I started reading manga in middle school when a group of friends handed me a copy of Fruits Basket. I didn’t read much manga after that and went straight to anime. I started with Naruto and found my favorite anime in Durarara! Only when I got more into anime did I start reading more manga. The main thing that made me read more manga was the fact that shows would start and end and people would tell me that the stories continued in manga. It didn’t have music or voice actors but the elements of my favorite stories were still there. I have been a fan of manga and anime for a long time and one of the things I’ve heard most was talk about one particular anime/manga, Akira. People always give you lists of recommendations. Popular ones are things like Gurren Lagan, Cowboy Bepop and Akira.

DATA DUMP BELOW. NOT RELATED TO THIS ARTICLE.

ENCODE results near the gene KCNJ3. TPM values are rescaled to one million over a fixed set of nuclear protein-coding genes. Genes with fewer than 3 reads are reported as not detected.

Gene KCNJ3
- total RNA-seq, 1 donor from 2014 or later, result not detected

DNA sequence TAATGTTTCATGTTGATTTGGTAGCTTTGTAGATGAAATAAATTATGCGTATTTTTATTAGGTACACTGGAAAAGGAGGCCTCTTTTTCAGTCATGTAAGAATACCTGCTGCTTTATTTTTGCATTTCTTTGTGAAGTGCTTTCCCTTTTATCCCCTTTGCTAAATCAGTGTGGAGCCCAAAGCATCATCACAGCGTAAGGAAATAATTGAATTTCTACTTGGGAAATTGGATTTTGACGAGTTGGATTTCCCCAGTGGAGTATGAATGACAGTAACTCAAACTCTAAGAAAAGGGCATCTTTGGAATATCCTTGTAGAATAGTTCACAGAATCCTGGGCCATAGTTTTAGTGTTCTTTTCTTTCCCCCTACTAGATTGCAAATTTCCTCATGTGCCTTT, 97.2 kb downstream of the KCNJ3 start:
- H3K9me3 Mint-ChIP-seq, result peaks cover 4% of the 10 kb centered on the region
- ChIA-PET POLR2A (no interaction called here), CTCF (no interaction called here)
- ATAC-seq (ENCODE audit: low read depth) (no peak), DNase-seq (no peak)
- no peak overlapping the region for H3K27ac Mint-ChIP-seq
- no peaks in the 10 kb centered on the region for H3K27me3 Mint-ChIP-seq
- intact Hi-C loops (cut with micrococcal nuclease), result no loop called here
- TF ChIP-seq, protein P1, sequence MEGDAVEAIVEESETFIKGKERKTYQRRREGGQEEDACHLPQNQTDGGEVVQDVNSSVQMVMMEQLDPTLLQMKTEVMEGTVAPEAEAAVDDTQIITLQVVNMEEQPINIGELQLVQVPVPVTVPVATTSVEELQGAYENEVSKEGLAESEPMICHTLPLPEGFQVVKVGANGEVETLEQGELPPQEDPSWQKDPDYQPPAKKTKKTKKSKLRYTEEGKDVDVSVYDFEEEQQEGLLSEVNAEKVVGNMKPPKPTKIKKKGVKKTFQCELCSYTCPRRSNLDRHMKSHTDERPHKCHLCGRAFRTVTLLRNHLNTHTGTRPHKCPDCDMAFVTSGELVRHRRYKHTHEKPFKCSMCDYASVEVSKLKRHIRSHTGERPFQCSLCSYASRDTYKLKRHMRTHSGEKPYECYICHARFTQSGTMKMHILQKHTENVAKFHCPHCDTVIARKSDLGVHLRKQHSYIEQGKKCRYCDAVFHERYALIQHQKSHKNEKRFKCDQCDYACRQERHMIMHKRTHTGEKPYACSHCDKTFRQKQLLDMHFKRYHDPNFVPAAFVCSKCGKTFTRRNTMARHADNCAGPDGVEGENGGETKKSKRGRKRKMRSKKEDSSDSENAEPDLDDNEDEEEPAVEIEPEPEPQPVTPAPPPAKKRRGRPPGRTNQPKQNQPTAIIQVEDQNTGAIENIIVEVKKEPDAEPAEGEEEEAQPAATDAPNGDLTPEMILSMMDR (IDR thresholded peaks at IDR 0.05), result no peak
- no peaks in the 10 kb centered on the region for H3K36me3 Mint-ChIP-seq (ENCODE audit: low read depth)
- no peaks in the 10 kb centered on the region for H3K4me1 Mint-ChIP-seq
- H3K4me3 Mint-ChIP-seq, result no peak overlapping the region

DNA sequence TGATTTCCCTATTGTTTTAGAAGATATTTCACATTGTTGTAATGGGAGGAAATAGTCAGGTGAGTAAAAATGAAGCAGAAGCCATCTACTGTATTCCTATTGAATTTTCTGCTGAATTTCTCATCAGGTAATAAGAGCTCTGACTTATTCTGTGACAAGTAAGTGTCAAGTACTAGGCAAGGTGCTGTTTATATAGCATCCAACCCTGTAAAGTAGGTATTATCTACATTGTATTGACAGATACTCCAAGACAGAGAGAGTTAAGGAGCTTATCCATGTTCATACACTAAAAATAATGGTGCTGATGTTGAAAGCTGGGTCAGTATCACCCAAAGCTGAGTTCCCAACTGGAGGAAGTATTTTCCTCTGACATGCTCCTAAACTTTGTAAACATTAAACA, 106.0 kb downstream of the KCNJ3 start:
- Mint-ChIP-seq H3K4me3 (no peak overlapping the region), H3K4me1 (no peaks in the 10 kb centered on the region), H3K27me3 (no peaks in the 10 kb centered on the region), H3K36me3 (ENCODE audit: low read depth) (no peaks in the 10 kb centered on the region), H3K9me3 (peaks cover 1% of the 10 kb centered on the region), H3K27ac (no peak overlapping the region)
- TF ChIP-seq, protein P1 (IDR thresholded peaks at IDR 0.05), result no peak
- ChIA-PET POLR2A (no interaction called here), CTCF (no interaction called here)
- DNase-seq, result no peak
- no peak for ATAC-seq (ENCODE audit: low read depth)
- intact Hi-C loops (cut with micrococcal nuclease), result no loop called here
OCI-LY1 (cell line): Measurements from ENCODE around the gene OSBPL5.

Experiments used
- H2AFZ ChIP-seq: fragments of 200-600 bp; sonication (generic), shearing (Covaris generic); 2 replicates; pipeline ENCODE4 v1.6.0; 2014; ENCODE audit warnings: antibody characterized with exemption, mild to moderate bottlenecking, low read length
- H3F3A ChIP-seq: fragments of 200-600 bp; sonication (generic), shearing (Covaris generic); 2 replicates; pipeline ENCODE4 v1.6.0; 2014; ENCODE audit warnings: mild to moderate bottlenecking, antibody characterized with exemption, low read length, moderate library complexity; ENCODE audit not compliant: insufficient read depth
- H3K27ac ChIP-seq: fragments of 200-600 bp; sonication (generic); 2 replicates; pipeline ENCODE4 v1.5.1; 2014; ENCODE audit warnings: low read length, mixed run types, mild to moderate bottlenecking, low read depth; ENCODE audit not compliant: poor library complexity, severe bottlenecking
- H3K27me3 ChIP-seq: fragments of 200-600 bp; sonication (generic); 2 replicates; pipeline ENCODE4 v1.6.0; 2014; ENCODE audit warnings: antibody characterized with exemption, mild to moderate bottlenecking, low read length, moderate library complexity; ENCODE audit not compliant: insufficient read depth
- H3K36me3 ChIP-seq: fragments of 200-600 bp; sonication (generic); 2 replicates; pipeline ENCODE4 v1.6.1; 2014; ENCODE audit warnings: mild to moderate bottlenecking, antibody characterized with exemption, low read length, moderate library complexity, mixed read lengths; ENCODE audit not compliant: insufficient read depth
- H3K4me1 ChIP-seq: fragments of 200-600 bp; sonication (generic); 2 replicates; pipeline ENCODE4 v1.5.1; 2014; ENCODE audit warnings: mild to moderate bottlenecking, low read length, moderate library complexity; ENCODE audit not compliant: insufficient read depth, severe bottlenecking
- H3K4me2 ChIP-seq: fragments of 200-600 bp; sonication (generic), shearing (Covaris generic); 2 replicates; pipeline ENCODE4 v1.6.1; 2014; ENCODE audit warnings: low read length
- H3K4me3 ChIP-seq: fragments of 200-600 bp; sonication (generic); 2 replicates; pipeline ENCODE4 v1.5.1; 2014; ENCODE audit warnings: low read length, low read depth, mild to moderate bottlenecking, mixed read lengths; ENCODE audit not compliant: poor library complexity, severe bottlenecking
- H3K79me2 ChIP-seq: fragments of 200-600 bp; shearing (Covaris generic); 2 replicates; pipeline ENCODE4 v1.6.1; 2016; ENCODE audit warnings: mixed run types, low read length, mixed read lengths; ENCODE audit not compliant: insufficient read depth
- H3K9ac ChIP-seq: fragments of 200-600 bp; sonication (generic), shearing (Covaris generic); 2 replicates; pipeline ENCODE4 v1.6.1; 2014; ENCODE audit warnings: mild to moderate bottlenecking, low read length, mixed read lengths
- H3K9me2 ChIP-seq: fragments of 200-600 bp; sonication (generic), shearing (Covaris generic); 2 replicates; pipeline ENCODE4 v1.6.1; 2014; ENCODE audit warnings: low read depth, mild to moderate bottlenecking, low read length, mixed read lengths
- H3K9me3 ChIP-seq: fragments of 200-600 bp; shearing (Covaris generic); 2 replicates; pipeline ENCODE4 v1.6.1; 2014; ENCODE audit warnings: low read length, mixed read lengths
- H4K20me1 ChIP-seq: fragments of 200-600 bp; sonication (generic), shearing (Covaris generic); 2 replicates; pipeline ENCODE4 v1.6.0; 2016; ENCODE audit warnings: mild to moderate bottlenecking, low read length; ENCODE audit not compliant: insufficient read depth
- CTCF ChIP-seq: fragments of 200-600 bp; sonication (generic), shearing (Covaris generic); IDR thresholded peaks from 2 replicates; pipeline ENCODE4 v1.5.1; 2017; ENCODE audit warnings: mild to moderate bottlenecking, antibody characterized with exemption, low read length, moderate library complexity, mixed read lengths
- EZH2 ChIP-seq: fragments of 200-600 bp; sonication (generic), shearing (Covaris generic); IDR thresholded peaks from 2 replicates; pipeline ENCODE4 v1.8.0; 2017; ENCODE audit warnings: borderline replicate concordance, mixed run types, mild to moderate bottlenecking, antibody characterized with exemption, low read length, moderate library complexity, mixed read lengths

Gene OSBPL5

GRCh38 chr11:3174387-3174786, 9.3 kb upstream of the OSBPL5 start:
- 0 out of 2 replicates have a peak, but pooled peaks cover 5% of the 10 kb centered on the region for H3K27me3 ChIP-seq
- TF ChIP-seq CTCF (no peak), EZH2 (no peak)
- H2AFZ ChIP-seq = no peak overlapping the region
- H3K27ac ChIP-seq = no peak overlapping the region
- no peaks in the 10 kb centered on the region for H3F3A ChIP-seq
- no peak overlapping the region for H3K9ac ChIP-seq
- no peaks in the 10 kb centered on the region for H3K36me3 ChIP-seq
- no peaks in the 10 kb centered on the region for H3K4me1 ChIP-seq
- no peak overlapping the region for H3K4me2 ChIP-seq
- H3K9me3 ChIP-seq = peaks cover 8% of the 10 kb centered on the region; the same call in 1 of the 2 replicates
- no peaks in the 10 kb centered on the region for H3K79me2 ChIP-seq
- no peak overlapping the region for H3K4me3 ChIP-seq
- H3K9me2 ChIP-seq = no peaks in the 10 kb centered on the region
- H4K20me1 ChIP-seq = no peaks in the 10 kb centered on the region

Whether in a positive or negative light, I would always here the name being thrown around but decided to stay in my Naruto and Durarara! bubble. I really had no idea what it was or what it was about until this class and I can see why lots of people have raved about it. Regrettably, I’m usually one to judge a manga/ anime on the style of art that is used and if I don’t particularly like the art style I might not indulge in the story. At first glance, I didn’t really like the 80s art style that Akira had but I grew to like it as I read it further. One of the main reasons why I liked to was because of the movement of the panels. The art enables the scene to move fast or slow when it wants. When the characters are driving motorcycles, there are distinct lines that show direction and fast movement. I like how it feels like you’re watching movie when you’re just flipping pages. I also liked the shape and size of the panels. The panels brought new angles to view a scene from. Sometimes that scene would be crooked, moving the characters sideways. This effect would make it feel even faster in a motorcycle scene. This book is important because of its’ compelling plotline but also because of the advanced paneling choices and art style that enhances every scenes intensity.